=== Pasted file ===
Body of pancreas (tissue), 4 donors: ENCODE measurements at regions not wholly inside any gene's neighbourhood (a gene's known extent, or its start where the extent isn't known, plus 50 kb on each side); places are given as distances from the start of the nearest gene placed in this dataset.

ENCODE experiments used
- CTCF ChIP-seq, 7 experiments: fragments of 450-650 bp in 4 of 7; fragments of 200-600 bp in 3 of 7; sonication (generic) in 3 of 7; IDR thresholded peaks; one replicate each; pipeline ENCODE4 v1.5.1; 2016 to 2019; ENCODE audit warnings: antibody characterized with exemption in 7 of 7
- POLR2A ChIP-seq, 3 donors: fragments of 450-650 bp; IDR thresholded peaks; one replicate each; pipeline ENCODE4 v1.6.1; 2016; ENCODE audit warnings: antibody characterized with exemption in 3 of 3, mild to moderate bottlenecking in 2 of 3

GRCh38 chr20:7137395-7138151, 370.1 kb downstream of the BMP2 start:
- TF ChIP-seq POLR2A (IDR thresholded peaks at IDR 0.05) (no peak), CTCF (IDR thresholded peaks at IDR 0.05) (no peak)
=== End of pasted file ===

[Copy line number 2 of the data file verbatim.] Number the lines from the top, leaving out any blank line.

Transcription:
ENCODE experiments used